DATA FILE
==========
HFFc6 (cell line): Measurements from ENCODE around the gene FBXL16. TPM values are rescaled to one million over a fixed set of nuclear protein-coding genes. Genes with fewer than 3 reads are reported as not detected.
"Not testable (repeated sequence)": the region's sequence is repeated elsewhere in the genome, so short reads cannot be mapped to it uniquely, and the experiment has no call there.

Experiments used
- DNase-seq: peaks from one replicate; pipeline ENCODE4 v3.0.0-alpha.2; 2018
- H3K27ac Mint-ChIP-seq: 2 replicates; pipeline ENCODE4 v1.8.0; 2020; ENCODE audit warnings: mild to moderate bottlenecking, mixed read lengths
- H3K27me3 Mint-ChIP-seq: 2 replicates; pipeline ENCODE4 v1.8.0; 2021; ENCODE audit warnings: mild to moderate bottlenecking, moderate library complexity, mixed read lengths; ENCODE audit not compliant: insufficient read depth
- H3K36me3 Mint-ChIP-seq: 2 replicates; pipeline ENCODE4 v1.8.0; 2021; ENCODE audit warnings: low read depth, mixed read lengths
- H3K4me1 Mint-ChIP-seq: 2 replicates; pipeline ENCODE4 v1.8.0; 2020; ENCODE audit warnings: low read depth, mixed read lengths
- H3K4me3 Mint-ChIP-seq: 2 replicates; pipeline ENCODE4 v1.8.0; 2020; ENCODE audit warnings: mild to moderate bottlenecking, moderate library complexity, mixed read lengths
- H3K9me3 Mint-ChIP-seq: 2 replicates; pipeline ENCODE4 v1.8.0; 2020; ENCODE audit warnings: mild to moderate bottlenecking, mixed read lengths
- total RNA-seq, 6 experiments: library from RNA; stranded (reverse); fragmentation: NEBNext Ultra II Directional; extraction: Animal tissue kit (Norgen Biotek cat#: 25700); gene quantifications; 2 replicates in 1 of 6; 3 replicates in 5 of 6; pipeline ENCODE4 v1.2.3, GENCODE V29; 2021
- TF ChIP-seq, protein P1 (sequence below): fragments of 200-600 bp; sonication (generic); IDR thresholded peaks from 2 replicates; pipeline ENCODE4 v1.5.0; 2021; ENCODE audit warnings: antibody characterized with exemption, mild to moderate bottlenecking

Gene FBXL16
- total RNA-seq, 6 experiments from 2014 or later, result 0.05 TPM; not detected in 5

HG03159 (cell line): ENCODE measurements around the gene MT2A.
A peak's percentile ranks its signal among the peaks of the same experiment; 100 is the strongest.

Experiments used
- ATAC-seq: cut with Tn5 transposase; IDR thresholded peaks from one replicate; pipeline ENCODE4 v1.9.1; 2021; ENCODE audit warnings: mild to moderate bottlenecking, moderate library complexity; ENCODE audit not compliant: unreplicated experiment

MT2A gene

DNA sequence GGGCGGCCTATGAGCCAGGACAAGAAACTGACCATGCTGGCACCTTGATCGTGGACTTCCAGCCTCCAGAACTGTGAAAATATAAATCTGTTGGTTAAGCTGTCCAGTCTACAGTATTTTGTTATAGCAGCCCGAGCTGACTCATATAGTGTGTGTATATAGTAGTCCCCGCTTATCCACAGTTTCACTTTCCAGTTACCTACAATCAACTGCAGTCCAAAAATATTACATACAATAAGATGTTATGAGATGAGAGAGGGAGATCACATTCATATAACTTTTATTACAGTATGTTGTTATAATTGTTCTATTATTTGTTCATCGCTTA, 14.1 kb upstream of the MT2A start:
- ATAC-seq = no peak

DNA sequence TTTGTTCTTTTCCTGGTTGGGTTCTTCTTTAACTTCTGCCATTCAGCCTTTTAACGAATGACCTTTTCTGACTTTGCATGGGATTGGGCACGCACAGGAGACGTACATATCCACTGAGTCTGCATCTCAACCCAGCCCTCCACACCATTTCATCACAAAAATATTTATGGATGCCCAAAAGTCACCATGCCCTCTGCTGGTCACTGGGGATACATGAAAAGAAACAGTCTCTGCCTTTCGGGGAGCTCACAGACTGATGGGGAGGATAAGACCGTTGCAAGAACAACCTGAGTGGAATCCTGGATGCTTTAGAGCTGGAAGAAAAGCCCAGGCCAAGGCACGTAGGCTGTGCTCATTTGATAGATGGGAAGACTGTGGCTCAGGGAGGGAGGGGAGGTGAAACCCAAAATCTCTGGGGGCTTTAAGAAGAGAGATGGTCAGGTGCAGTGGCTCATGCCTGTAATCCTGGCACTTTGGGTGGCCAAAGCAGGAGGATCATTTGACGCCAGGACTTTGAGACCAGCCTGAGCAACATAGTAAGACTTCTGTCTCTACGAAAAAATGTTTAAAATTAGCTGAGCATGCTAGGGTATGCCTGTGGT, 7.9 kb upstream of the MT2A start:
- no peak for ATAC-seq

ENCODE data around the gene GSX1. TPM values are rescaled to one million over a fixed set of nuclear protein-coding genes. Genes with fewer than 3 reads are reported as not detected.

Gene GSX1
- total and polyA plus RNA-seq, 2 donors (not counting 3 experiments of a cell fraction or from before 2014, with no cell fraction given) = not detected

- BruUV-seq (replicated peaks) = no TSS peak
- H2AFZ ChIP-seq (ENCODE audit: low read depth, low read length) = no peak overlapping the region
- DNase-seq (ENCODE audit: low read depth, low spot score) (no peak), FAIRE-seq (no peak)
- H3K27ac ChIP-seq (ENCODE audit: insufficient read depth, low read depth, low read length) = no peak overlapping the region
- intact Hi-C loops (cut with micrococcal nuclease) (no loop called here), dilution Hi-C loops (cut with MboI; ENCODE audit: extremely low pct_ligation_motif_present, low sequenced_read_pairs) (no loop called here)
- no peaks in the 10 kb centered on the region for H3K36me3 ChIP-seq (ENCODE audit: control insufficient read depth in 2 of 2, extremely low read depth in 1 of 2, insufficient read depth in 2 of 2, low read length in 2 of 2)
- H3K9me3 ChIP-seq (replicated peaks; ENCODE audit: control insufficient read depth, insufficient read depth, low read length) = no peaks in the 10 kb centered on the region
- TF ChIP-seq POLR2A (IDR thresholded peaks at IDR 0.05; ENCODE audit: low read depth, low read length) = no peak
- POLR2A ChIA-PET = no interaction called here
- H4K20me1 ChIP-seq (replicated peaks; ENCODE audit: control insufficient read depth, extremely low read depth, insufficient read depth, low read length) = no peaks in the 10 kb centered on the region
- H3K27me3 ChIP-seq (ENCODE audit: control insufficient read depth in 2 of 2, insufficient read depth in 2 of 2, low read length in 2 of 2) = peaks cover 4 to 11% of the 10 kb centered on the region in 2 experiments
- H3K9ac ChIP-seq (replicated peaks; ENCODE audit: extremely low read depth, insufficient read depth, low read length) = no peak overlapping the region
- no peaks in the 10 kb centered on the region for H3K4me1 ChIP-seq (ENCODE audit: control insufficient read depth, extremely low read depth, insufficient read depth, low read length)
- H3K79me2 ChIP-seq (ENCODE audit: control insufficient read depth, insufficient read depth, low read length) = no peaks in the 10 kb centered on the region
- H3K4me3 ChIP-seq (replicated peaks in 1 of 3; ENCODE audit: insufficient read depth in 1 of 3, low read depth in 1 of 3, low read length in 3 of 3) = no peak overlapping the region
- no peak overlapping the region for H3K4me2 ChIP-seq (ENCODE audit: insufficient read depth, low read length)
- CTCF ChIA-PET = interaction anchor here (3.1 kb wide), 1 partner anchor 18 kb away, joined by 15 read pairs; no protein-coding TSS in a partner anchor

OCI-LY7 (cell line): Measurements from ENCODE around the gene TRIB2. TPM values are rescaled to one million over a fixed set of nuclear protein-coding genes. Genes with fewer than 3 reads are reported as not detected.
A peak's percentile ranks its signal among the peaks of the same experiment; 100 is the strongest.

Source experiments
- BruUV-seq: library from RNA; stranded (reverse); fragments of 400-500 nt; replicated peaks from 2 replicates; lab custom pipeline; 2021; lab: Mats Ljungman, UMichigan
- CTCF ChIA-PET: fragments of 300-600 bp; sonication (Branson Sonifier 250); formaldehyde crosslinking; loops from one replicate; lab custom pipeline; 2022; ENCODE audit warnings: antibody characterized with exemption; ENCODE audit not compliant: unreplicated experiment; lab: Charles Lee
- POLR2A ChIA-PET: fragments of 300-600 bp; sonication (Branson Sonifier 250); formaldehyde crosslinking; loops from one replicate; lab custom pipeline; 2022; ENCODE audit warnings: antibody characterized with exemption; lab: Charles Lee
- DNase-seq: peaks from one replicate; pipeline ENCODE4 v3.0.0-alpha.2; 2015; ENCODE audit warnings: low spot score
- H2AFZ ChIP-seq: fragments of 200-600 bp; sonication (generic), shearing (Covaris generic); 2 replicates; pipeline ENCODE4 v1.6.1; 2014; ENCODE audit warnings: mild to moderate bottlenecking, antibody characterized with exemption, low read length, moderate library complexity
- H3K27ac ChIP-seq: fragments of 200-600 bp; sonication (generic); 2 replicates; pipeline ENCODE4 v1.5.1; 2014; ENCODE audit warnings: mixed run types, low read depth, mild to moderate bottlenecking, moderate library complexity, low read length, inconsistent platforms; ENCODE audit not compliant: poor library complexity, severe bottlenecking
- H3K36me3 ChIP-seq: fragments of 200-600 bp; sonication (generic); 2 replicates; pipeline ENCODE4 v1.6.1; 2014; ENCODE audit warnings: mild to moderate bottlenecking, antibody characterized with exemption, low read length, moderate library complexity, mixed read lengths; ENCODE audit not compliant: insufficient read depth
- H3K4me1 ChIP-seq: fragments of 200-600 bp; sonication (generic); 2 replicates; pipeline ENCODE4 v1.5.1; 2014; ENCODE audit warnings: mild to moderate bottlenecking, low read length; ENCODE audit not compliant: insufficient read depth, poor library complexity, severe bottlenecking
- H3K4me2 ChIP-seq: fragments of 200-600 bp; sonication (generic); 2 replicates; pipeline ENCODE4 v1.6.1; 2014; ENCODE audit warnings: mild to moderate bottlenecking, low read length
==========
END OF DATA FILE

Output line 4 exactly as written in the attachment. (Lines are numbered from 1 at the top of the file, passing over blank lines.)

- DNase-seq: peaks from one replicate; pipeline ENCODE4 v3.0.0-alpha.2; 2018